When Congress set up the Transportation Security Administration, it gave the brass what amounted to a blank check in personnel issues: hiring, firing, promotions, assignments and work tours.
This made sense in the rush to tighten airport security following the 4 hijackings of September 11, 2001.
It also made sense to many politicians to have sworn, trained federal workers -- rather than so-called rent-a-cop operations -- handle airport security.
There have been no U.S. hijackings since then.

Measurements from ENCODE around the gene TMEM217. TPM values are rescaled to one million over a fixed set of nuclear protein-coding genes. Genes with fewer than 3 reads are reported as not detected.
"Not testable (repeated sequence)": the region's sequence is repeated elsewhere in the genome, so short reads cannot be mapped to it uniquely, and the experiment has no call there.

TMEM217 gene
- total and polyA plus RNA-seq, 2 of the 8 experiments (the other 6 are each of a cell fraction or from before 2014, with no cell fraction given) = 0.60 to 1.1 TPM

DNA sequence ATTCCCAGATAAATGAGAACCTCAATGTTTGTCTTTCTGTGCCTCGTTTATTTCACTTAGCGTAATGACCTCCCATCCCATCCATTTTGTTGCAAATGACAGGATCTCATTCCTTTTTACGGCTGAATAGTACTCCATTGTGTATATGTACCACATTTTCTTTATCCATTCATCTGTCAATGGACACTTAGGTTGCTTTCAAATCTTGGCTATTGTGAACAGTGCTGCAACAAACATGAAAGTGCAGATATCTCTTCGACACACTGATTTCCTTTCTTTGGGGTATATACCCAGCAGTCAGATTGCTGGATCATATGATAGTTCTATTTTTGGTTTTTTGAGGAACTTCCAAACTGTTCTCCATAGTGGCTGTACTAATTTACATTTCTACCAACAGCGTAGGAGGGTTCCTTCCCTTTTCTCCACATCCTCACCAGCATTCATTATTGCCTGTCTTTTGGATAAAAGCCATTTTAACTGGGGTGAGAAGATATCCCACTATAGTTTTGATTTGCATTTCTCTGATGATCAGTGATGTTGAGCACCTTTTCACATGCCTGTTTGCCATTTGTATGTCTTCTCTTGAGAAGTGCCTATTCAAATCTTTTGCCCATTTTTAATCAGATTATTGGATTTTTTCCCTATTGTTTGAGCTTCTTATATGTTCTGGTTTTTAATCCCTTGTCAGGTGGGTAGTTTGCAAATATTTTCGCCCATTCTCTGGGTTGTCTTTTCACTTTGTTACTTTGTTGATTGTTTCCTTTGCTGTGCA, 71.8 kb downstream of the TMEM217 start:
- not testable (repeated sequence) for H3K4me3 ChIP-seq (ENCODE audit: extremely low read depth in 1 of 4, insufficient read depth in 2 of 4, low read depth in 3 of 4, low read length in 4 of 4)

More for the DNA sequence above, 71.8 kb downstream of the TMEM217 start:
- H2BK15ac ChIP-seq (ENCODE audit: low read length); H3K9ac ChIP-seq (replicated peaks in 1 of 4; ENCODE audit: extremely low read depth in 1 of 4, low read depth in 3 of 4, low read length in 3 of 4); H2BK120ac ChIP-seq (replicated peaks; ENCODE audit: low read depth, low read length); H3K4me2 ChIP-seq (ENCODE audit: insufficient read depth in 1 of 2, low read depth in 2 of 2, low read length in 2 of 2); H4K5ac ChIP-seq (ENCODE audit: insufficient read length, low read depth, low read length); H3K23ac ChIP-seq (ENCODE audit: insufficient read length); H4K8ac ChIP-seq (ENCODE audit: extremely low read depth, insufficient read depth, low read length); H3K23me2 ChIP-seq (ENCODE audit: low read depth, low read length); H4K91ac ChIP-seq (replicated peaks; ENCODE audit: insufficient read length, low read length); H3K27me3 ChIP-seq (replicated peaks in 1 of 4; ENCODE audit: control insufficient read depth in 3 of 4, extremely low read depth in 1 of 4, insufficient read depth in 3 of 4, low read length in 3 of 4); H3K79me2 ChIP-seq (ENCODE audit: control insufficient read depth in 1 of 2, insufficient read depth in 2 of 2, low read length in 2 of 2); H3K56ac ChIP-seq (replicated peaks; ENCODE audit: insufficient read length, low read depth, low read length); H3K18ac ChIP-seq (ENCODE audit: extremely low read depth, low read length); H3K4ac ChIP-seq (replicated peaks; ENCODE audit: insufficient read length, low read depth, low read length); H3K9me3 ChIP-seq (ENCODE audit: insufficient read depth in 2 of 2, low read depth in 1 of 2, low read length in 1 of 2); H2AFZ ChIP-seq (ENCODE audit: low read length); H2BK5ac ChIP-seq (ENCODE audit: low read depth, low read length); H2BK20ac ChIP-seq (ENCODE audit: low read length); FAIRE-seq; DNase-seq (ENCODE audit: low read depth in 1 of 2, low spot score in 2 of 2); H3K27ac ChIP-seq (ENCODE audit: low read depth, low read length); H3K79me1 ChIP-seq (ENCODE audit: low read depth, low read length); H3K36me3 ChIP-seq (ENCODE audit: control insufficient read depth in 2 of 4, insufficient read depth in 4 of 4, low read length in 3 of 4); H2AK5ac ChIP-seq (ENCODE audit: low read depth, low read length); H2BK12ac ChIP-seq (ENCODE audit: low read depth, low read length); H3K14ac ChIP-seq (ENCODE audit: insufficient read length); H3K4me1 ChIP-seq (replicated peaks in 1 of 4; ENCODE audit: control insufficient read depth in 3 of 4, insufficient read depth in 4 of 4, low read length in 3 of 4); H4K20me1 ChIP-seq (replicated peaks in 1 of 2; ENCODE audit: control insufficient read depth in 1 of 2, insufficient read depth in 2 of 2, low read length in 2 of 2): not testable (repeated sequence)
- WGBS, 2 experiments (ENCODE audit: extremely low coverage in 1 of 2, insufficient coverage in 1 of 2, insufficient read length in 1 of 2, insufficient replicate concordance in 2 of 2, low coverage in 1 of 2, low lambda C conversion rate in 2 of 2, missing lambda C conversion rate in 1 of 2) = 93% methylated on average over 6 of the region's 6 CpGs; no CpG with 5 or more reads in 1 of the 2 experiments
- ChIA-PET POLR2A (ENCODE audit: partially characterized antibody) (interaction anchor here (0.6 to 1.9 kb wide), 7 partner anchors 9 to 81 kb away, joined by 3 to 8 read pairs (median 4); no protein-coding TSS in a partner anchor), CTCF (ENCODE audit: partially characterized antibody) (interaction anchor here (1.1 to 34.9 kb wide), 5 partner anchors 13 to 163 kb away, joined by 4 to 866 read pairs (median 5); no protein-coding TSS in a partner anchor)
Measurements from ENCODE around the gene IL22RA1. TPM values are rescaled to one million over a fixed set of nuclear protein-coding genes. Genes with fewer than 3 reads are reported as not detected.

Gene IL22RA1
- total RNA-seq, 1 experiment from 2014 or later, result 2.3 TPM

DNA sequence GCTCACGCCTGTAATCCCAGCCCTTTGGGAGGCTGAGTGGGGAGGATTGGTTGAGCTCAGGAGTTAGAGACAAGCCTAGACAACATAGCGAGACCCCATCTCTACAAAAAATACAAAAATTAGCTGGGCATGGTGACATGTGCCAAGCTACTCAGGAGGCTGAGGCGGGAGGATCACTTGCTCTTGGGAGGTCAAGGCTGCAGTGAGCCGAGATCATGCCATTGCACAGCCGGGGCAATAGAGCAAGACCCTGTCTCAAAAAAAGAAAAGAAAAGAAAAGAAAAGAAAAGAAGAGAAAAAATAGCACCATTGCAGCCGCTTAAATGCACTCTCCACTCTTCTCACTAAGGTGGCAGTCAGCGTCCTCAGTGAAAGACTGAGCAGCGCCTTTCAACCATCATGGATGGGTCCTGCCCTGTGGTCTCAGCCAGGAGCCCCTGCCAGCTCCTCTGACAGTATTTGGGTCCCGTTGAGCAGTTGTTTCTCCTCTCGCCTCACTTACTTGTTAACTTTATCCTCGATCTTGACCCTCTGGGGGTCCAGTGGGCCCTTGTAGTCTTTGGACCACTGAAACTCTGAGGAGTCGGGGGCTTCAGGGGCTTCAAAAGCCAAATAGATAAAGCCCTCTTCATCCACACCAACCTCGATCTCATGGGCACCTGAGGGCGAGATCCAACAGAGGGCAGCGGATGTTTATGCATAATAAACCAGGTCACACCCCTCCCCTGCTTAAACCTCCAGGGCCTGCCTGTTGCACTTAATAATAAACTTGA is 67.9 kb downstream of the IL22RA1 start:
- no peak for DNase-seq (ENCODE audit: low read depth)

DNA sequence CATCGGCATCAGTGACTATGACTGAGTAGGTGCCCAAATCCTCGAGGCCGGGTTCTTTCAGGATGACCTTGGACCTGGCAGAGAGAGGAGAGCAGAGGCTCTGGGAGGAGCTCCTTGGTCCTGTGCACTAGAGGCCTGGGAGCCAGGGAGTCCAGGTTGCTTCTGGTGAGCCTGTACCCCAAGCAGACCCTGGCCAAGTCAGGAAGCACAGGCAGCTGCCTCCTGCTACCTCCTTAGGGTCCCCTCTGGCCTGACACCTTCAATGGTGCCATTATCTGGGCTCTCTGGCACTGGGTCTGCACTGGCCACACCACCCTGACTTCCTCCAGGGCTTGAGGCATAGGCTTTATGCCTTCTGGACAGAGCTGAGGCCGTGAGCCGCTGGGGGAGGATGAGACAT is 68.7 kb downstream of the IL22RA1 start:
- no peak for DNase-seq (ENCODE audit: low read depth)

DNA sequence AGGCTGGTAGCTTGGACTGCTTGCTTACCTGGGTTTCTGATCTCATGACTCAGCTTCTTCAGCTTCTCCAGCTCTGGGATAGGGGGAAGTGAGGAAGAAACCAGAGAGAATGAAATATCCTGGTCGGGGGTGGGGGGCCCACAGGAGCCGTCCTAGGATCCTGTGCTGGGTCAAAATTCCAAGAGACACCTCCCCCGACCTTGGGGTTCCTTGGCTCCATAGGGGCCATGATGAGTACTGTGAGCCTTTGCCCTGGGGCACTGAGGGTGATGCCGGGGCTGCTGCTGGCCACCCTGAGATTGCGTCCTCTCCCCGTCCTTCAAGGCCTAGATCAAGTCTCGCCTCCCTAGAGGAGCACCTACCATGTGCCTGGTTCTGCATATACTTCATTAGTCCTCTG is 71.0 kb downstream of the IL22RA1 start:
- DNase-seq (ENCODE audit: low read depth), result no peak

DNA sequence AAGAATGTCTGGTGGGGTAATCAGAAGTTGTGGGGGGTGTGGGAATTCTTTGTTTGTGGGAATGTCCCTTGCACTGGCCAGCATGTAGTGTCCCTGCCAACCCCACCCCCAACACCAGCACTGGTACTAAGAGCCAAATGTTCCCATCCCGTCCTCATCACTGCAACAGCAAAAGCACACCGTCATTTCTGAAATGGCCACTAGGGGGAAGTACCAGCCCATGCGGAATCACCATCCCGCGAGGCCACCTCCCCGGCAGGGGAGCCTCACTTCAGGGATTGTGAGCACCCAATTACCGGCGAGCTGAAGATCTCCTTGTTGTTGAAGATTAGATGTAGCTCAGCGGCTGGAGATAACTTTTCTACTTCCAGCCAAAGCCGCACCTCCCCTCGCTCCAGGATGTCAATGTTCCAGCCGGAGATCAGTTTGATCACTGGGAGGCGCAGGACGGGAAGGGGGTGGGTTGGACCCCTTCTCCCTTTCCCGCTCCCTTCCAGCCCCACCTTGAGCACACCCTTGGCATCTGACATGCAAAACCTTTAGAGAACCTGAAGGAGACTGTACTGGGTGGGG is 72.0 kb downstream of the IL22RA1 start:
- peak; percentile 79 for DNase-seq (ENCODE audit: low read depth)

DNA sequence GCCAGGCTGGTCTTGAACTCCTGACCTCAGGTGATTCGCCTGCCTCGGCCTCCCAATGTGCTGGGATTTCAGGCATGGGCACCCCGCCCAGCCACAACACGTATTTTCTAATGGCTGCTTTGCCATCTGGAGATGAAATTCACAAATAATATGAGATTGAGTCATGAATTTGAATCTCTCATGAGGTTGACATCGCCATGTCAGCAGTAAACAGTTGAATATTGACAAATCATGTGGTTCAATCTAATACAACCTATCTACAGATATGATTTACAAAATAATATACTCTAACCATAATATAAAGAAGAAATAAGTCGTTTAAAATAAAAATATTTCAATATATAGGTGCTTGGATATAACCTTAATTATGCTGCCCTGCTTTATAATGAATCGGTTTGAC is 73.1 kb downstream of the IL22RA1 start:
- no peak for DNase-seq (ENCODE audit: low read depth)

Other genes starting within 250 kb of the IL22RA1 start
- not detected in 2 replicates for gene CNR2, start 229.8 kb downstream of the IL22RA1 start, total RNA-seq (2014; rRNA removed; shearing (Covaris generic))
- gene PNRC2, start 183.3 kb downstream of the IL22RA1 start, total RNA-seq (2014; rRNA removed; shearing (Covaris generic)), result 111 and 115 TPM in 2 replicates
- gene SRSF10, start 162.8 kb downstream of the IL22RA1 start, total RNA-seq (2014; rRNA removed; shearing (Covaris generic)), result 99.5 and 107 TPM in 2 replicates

But . . .
Times, people, attitudes and anxiety levels have changed. Many who were relieved at the thorough -- sometimes random -- airport searches are now irritated by them. Many TSA staffers believe they have been pushed around by bosses asking them to serve unreasonable shifts, moved around without regard to their health or personal safety and have been generally given a hard time.
Both the National Treasury Employees Union and the American Federation of Government Employees have been on the TSA's case. And they've been lobbying Congress to reign in TSA. Apparently it has worked.
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